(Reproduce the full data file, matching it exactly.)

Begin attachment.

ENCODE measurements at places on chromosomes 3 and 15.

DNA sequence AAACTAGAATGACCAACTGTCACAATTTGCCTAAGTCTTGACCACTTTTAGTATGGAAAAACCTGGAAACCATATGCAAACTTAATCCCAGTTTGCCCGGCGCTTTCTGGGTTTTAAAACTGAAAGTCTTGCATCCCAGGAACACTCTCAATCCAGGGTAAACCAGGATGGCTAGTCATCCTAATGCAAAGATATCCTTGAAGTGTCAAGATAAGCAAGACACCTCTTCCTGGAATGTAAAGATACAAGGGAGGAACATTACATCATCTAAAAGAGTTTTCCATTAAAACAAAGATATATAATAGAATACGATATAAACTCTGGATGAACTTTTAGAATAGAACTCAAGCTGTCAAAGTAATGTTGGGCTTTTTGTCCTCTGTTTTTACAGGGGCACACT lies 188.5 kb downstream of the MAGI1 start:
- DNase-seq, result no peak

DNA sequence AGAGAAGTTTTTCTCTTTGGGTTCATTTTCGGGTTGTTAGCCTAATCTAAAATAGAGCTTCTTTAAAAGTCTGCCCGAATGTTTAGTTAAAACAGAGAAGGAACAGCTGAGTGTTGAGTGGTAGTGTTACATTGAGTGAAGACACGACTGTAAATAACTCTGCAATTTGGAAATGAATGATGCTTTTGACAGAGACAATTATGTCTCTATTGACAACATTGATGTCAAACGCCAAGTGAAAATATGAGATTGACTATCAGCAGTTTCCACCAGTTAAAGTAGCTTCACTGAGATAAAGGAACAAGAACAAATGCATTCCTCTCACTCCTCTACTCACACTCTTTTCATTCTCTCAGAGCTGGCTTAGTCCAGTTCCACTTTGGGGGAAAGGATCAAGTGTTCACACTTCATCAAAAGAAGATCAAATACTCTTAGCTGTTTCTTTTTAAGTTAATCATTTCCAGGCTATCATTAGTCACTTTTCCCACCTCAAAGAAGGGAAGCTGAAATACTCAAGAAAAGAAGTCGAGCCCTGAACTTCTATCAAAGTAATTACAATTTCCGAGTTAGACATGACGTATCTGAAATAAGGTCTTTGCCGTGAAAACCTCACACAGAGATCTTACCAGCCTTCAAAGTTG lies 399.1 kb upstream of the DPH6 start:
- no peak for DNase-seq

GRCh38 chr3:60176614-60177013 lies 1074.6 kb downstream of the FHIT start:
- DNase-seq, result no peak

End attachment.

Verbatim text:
ENCODE measurements at places on chromosomes 3 and 15.

DNA sequence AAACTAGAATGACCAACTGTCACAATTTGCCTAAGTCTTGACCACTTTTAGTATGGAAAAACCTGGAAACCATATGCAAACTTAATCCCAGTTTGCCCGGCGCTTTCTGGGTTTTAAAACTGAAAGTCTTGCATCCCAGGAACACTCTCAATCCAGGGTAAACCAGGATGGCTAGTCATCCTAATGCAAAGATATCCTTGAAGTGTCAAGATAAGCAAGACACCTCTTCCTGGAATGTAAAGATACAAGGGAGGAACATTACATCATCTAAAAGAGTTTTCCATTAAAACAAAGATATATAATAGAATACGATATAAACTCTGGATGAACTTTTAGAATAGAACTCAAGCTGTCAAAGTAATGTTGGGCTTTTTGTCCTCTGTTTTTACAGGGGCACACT lies 188.5 kb downstream of the MAGI1 start:
- DNase-seq, result no peak

DNA sequence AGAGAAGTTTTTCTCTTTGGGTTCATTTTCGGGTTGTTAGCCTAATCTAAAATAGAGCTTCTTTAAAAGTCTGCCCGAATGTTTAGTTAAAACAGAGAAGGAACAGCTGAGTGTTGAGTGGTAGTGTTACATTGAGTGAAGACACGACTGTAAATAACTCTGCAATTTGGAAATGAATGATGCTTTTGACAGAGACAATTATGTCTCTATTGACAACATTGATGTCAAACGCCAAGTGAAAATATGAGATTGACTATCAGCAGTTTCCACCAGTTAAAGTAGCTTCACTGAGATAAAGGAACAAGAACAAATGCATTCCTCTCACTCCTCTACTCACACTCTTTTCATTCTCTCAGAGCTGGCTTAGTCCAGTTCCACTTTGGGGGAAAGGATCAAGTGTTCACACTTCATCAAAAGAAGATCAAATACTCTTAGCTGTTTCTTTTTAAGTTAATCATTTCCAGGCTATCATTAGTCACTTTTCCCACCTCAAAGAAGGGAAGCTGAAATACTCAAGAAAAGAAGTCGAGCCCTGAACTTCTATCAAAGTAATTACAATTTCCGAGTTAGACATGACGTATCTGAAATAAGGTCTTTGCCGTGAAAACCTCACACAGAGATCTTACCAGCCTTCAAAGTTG lies 399.1 kb upstream of the DPH6 start:
- no peak for DNase-seq

GRCh38 chr3:60176614-60177013 lies 1074.6 kb downstream of the FHIT start:
- DNase-seq, result no peak